In December 1939 Hill joined the Texas Wanderers who were being heard on Houston’s KXYZ radio. His first recordings were with the Texas Wanderers for Decca in April 1940. The band included pianist and singer Moon Mullican. When Mullican left the Texas Wanderers, most of the band, including Hill, left with him and they headed for Beaumont, where they played on KFDM radio as Moon Mullican's Texas Wanderers. When this band broke up in 1941, Hill went to Hot Springs, Arkansas, and joined his cousin Truman Welch to work with Pee Wee Roberts & His Skyliners on KTHS radio. In 1942 Hill joined the Village Boys, broadcasting on Houston’s KTRH radio during the day and playing at clubs in the evenings. While in Houston, he met fellow guitarist Jimmy Wyble, and the two became firm friends and headed for the West Coast in 1943. They were strongly influenced by the newly-emerging swing jazz form which gave a voice to the electric guitar, particularly that of Charlie Christian. Hill and Wyble recreated Charlie Christian’s solos, which Hill could play note for note. Hill, Wyble, and noted steel guitarist Noel Boggs were playing in a small Los Angeles club where they met pianist Millard Kelso, who was playing with Bob Wills. Kelso suggested that they audition for Wills and set up the meeting. The three played with Wills at the Santa Monica Ballroom. Hill and Wyble made such an impression that they were hired on the spot; Boggs joined shortly after.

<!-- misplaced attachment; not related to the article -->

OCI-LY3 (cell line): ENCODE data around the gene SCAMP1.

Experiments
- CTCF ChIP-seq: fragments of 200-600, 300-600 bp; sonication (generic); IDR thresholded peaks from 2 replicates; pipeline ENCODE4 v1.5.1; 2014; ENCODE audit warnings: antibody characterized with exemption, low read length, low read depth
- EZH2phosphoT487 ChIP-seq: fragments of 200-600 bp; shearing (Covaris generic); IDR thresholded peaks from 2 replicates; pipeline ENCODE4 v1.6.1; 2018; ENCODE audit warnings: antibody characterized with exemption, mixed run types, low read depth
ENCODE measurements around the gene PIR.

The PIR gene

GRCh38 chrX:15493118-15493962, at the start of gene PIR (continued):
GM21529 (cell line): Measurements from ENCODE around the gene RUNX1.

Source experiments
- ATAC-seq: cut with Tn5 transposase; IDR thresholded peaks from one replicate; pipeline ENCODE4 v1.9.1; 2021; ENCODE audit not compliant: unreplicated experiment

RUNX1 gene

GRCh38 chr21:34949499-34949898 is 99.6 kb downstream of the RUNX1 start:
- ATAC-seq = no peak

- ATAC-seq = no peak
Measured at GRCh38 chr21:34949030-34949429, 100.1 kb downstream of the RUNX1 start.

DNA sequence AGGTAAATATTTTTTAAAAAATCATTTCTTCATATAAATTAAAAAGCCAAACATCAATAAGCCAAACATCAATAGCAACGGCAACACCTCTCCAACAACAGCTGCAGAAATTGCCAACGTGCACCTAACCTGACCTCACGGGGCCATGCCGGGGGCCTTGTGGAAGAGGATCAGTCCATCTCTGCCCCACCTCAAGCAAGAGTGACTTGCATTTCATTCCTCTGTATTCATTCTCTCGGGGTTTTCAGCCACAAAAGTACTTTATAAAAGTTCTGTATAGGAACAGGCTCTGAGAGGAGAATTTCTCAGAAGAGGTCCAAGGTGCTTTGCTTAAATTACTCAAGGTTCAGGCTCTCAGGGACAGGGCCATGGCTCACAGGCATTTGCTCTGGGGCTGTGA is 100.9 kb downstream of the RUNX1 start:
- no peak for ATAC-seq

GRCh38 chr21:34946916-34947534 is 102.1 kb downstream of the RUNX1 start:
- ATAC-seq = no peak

At the time, Hill and Wyble set the standard for electric twin guitar leads and solos in western swing. From 1944 until 1945, Cameron Hill played and recorded with the Texas Playboys and can be heard on Armed Forces Radio transcriptions. He also worked in movies with Wills, including Bob Wills and His Texas Playboys (1944), Rhythm Round-Up (1945), Blazing the Western Trail (1945), and The Lawless Empire (1945). In spring 1944 Wills organized his largest band to date, with seventeen instrumentalists and two vocalists. Hill and Wyble were the guitarists. But this version of the Playboys only lasted about six months. While with the Playboys, Hill met and married Wills's first female vocalist, twenty-four-year-old Laura Lee Owens. In December 1945 Hill and Owens left the Playboys and returned to Houston. Cameron joined the military, and Laura joined Dickie McBride's band. In 1946 they were divorced. Hill worked and recorded with Dickie Jones and the Skyliners in Houston, but by 1947 he had moved back to Los Angeles, where he played on Roy Rogers’s recordings of With A Sweep of My Sombrero, Old-Fashioned Cowboy, and Betsy. Hill was then hired by Spade Cooley and reunited with Jimmy Wyble, who was also in the Cooley band. While playing with Cooley in 1948, Hill met vocalist Becky (Mary Ruth) Barfield, who had performed at the Grand Ole Opry and reportedly taught Eddy Arnold how to yodel. Hill and Barfield were married in 1949.